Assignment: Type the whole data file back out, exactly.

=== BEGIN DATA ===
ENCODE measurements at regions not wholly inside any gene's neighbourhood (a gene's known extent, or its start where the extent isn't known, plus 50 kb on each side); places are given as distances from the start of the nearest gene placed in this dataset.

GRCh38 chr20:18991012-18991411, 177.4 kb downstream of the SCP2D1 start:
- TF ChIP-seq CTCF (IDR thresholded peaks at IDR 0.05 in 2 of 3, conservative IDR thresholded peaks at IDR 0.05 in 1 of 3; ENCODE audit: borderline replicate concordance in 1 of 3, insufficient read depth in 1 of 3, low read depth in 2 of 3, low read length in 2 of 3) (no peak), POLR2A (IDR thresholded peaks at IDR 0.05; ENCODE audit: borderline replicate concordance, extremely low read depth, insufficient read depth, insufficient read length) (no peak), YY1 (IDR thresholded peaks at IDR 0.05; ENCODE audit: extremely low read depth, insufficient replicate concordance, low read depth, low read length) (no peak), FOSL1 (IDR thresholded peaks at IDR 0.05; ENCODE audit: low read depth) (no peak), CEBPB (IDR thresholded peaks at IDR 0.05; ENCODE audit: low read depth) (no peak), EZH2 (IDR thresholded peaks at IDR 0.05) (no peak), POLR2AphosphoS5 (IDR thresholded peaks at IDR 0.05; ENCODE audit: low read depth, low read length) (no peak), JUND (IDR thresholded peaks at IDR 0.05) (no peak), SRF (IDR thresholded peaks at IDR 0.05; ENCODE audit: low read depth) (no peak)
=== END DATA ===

ENCODE measurements at regions not wholly inside any gene's neighbourhood (a gene's known extent, or its start where the extent isn't known, plus 50 kb on each side); places are given as distances from the start of the nearest gene placed in this dataset.

GRCh38 chr20:18991012-18991411, 177.4 kb downstream of the SCP2D1 start:
- TF ChIP-seq CTCF (IDR thresholded peaks at IDR 0.05 in 2 of 3, conservative IDR thresholded peaks at IDR 0.05 in 1 of 3; ENCODE audit: borderline replicate concordance in 1 of 3, insufficient read depth in 1 of 3, low read depth in 2 of 3, low read length in 2 of 3) (no peak), POLR2A (IDR thresholded peaks at IDR 0.05; ENCODE audit: borderline replicate concordance, extremely low read depth, insufficient read depth, insufficient read length) (no peak), YY1 (IDR thresholded peaks at IDR 0.05; ENCODE audit: extremely low read depth, insufficient replicate concordance, low read depth, low read length) (no peak), FOSL1 (IDR thresholded peaks at IDR 0.05; ENCODE audit: low read depth) (no peak), CEBPB (IDR thresholded peaks at IDR 0.05; ENCODE audit: low read depth) (no peak), EZH2 (IDR thresholded peaks at IDR 0.05) (no peak), POLR2AphosphoS5 (IDR thresholded peaks at IDR 0.05; ENCODE audit: low read depth, low read length) (no peak), JUND (IDR thresholded peaks at IDR 0.05) (no peak), SRF (IDR thresholded peaks at IDR 0.05; ENCODE audit: low read depth) (no peak)